GC clarifies scope of credit card gambling ban
The Gambling Commission of Great Britain has explained how its ban on gambling with credit cards will affect remote lotteries, as well as confirming that the prohibition will extend to the use of credit cards to fund e-wallets.
The ban will affect wallets such as PayPal, with the Commission noting that the providers will be able to put measures into effect to prevent credit card payments for gambling.
However, it added, gambling operators will ultimately be responsible for only accepting e-wallet payments where it is satisfied that the provider will take action to prevent payments by credit card once the ban comes into force on 14 April.
Much of the onus will fall on operators, such as by using a card’s Issuer Identification Number (IIN) to verify whether a card is credit, debit or prepaid, and have these transactions blocked by the payment processor or acquirer.
The prohibition covers online gambling and retail betting, with credit card betting in land-based casinos and gaming halls already banned. The Gambling Commission explained that this includes remote society lottery, remote ancillary lottery and remote external lottery manager (ELM) licensees as well.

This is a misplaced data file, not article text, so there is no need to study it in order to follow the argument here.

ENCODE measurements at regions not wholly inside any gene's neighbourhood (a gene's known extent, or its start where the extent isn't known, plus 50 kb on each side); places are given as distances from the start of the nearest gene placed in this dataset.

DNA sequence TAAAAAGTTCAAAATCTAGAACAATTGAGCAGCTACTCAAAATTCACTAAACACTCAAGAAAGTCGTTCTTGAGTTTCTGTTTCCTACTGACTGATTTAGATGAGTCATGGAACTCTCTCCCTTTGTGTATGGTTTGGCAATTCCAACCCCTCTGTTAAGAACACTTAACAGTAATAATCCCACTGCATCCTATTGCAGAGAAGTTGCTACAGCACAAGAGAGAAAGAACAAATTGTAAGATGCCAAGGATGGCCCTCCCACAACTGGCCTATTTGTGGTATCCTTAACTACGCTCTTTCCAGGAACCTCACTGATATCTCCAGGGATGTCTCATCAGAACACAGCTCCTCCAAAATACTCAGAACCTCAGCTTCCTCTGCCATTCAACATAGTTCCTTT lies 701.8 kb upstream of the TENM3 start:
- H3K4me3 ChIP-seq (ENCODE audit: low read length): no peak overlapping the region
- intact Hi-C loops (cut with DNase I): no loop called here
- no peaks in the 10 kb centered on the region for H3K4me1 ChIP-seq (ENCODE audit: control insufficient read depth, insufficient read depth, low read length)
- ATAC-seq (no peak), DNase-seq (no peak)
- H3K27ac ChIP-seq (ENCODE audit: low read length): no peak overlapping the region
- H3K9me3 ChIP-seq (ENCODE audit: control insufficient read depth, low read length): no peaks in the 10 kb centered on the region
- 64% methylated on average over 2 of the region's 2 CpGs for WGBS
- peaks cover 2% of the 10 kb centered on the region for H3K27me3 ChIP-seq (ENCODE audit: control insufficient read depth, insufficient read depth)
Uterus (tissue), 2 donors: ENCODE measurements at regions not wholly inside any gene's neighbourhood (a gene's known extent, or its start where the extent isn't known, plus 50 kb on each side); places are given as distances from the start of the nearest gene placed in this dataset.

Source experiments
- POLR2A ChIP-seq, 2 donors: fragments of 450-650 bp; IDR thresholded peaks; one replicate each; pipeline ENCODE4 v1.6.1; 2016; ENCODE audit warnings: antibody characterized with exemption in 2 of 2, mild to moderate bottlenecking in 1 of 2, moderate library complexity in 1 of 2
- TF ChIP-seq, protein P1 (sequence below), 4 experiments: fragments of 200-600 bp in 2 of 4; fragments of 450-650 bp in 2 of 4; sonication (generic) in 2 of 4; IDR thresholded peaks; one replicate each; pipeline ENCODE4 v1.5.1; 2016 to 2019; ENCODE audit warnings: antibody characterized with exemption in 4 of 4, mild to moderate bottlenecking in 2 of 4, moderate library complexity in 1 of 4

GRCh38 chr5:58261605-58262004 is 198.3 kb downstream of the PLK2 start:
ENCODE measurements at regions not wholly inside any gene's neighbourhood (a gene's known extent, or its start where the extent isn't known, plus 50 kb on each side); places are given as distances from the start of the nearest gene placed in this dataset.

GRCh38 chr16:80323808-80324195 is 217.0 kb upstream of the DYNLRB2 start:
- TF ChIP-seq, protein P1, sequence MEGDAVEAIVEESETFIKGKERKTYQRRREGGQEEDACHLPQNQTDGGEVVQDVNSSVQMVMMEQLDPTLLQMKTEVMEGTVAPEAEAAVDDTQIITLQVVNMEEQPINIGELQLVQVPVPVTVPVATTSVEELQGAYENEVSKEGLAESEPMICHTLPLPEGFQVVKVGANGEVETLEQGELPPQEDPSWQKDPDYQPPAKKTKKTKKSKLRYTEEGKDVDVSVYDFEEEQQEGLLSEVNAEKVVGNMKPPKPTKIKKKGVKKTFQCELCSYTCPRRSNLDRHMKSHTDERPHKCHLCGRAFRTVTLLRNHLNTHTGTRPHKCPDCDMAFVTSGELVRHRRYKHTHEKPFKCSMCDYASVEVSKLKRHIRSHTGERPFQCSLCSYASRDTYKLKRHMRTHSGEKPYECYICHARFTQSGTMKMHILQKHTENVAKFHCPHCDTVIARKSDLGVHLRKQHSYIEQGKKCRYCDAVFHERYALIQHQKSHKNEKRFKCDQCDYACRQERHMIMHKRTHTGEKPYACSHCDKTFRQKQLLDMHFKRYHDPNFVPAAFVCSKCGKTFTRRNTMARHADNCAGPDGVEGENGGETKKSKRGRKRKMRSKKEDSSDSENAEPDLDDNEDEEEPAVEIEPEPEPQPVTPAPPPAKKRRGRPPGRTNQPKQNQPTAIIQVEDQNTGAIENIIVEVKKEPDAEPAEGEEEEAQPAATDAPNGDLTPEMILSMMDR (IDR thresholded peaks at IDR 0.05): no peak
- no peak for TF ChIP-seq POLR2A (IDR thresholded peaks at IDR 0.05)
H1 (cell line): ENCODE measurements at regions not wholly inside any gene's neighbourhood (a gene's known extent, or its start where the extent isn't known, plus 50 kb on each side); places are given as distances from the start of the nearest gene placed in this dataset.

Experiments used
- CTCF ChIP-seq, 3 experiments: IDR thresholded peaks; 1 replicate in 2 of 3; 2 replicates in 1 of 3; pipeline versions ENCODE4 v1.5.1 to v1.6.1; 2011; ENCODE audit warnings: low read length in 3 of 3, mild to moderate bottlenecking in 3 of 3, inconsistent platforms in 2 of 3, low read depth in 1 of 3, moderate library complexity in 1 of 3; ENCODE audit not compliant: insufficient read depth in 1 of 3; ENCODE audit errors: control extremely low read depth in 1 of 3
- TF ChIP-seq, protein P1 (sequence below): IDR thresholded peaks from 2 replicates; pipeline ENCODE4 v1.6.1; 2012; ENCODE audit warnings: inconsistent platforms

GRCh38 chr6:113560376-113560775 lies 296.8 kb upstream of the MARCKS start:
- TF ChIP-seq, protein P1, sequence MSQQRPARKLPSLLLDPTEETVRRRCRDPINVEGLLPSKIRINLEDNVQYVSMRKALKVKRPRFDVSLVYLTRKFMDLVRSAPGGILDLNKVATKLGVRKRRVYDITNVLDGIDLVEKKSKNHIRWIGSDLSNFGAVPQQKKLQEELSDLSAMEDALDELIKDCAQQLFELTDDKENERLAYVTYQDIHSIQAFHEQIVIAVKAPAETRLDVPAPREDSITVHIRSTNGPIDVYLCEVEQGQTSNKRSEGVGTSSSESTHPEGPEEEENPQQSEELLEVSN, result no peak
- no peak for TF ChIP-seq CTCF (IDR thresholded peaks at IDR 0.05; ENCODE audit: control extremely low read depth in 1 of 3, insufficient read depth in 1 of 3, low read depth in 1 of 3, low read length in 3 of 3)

In practice, the Commission said, this means that all of these licence holders will not be able to accept any form of payment that uses a credit card, including for subscription services. Customers that use credit to pay for any sort of lottery subscription service will have to select an alternative payment method for these offerings.
However, it added, non-remote society lottery and non-remote external lottery manager (ELM) licensees will not be subject to a ban. This means they will still be able to purchase society lottery tickets by credit card in retail outlets, or via door-to-door sales.
Announced alongside the credit card ban was the news that the national self-exclusion system Gamstop must be offered by all remote gaming licensees from 31 March. For lottery operators, this will only apply to those that offer online instant win games (IWGs), and only in relation to these products, meaning operators will not be required to block access to draw-based games.
“It is only operators that are offering online IWGs that need to participate in Gamstop,” the regulator said. “The sale of physical tickets via remote means is not included in the code provision for online multi-operator self-exclusion.”